For VHF broadband observations, a circular flat-plate antenna is commonly utilized (Kawasaki et al. 2000; Morimoto et al. 2004; Tantisattayakul et al. 2005). However, snow coverage on the antenna in winter may attenuate the reception of VHF broadband wave and cannot be removed when conducting remote observation. Instead, we opted to use a nondirectional discone antenna (Diamond antenna, D1300AM) that consists of thin stainless steel elements. The discone antenna can be installed on the top of a pole (10–15 m) with a sufficient field of view, while circular flat-plate antennas are installed near the ground because they are capacitive antennas. This feature of the discone antenna is suitable for winter lightning observation because winter lightning sources are at relatively low altitudes (Yoshida et al. 2009; Akita et al. 2010b). Part of the rod antenna was removed from the discone antenna in order to reduce corona discharge (for more details, see section 3 concerning the trigger generator).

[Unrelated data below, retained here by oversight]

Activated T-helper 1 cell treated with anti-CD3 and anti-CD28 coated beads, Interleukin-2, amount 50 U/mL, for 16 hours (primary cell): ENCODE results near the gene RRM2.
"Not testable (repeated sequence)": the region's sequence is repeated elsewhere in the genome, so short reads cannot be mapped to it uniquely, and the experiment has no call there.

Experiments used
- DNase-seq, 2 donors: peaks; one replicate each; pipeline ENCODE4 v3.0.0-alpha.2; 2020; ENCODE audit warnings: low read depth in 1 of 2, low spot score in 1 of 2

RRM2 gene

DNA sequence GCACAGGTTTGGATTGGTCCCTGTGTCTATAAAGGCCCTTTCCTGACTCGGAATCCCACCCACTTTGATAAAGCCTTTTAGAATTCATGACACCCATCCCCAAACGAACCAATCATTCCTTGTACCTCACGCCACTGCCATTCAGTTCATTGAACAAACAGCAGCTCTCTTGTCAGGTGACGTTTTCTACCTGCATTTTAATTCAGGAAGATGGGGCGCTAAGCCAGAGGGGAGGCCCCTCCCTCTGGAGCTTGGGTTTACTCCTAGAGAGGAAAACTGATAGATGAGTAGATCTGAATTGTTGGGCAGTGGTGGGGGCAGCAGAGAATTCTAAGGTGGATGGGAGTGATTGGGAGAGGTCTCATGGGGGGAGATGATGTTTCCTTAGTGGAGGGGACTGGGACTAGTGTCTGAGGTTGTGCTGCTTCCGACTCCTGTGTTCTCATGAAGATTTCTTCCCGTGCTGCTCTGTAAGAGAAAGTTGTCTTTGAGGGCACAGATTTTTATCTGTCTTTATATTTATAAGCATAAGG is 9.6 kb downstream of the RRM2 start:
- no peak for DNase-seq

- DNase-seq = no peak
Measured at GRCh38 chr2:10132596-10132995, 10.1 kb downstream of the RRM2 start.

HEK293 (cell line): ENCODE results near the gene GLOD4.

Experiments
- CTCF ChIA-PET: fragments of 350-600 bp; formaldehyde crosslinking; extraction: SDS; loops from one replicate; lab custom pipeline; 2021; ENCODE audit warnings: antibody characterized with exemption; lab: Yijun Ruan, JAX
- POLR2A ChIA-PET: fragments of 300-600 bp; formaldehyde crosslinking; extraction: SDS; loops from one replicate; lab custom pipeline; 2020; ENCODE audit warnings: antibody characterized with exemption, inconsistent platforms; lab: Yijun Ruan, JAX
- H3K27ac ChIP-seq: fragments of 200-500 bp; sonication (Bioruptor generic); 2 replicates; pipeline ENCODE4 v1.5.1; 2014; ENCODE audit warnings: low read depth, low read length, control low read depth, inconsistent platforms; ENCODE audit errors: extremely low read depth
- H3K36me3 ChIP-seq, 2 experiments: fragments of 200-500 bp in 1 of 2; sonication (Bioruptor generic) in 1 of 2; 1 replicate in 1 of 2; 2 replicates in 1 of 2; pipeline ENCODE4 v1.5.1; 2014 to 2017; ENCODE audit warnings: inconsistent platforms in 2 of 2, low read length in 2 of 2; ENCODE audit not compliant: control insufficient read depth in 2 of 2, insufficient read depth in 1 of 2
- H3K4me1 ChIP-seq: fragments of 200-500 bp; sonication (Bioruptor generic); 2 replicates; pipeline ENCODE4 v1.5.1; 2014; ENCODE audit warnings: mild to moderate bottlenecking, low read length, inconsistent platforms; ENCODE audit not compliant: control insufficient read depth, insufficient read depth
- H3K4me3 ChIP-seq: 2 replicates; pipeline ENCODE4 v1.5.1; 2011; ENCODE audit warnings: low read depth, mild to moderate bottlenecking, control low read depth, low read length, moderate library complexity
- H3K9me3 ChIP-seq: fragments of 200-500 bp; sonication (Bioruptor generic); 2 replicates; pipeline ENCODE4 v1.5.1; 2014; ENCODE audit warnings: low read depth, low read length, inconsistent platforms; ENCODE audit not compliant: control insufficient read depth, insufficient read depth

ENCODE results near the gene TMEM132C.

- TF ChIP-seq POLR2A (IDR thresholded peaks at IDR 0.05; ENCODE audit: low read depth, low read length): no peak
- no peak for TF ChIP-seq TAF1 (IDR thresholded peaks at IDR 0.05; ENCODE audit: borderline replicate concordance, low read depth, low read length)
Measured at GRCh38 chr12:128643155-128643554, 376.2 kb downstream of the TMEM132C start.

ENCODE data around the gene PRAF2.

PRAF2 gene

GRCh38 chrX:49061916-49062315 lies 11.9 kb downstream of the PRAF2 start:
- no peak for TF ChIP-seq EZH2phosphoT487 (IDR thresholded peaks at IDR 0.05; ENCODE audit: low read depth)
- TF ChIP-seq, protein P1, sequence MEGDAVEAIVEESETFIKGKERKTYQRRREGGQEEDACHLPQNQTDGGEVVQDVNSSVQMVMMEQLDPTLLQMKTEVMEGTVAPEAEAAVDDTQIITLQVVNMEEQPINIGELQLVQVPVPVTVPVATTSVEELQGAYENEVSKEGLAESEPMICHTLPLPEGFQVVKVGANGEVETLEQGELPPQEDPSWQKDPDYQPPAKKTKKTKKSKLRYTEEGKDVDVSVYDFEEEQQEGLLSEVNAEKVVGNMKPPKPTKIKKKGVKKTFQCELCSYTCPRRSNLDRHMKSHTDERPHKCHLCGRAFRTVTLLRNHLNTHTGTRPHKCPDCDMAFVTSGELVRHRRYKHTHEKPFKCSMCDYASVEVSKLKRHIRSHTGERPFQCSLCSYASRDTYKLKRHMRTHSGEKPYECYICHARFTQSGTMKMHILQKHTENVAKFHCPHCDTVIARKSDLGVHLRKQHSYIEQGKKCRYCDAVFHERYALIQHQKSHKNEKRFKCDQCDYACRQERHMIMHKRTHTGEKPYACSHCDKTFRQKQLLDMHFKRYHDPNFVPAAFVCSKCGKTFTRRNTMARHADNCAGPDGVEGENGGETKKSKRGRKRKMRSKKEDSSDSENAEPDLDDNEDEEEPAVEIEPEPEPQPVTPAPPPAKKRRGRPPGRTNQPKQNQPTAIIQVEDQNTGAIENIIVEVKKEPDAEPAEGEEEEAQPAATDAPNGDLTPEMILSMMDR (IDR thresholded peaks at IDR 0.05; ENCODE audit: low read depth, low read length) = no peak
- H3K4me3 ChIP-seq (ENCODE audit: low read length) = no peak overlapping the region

2) Digital oscilloscope

The VHF broadband waveform was recorded on a high-speed digital oscilloscope (OSC; Yokogawa, DLM2054). The OSC can record three analog signals and one digital signal with a sampling rate of 1.25 GHz and 8-bit resolution. We increased the memory in the OSC to the maximum capacity (31.25 M points per channel). As a result, the OSC could acquire VHF broadband waveforms by generating up to 2500 records. Each of the 2500 records is individually and separately triggered by the trigger generator. The sampling time per record was 10 μs, and each record contained 12.5 k points. The maximum dead time between records was 2.2 μs. VHF signals were digitized in the analog channels (CH 1–3), and the GPS time data outputted from the GPS time generator were recorded in the digital channel simultaneously. The time of skew between the analog channels is shorter than 1 ns, which makes it possible to determine the waveform coherency with high temporal resolution, thus increasing the accuracy of the 2D lightning mapping. The waveform data stored in the memory were transferred to the PC with a universal serial bus (USB) cable when the memory was full or when the OSC accepted the transfer command from the observation control software installed in the PC.